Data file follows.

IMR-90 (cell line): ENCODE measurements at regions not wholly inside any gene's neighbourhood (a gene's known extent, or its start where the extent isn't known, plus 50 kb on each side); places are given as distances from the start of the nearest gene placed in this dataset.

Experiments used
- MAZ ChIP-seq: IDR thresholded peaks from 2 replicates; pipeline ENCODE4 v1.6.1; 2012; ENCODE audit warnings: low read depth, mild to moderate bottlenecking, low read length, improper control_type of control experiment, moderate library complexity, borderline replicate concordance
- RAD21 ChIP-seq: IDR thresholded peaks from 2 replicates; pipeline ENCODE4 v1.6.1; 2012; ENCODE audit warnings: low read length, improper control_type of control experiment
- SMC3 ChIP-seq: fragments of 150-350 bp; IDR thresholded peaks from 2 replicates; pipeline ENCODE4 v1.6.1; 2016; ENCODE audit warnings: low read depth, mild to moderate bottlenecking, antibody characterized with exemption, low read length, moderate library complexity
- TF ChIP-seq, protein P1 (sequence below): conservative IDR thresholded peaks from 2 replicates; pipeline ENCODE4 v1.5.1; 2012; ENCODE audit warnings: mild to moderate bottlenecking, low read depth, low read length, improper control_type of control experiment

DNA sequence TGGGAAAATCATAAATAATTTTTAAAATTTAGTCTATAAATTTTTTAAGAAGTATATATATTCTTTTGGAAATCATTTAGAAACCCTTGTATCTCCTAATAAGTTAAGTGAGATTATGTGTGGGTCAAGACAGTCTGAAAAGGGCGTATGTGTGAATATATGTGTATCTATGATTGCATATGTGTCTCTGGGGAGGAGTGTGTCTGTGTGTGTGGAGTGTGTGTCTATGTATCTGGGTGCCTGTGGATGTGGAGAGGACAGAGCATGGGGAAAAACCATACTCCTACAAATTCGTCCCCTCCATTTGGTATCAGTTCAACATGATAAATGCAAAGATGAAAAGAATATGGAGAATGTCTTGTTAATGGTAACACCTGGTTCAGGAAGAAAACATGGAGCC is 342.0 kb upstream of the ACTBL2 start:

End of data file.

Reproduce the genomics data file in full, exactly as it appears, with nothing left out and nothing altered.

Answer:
IMR-90 (cell line): ENCODE measurements at regions not wholly inside any gene's neighbourhood (a gene's known extent, or its start where the extent isn't known, plus 50 kb on each side); places are given as distances from the start of the nearest gene placed in this dataset.

Experiments used
- MAZ ChIP-seq: IDR thresholded peaks from 2 replicates; pipeline ENCODE4 v1.6.1; 2012; ENCODE audit warnings: low read depth, mild to moderate bottlenecking, low read length, improper control_type of control experiment, moderate library complexity, borderline replicate concordance
- RAD21 ChIP-seq: IDR thresholded peaks from 2 replicates; pipeline ENCODE4 v1.6.1; 2012; ENCODE audit warnings: low read length, improper control_type of control experiment
- SMC3 ChIP-seq: fragments of 150-350 bp; IDR thresholded peaks from 2 replicates; pipeline ENCODE4 v1.6.1; 2016; ENCODE audit warnings: low read depth, mild to moderate bottlenecking, antibody characterized with exemption, low read length, moderate library complexity
- TF ChIP-seq, protein P1 (sequence below): conservative IDR thresholded peaks from 2 replicates; pipeline ENCODE4 v1.5.1; 2012; ENCODE audit warnings: mild to moderate bottlenecking, low read depth, low read length, improper control_type of control experiment

DNA sequence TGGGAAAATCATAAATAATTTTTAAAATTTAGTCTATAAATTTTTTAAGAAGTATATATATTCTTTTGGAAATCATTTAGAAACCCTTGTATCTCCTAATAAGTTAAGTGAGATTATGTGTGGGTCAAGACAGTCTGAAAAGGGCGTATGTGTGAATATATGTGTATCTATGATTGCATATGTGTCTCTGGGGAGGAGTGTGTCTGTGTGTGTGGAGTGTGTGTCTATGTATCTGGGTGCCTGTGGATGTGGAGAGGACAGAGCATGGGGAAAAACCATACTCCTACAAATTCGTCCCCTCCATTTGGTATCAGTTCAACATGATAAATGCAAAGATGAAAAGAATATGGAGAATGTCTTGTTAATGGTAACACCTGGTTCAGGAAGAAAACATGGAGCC is 342.0 kb upstream of the ACTBL2 start: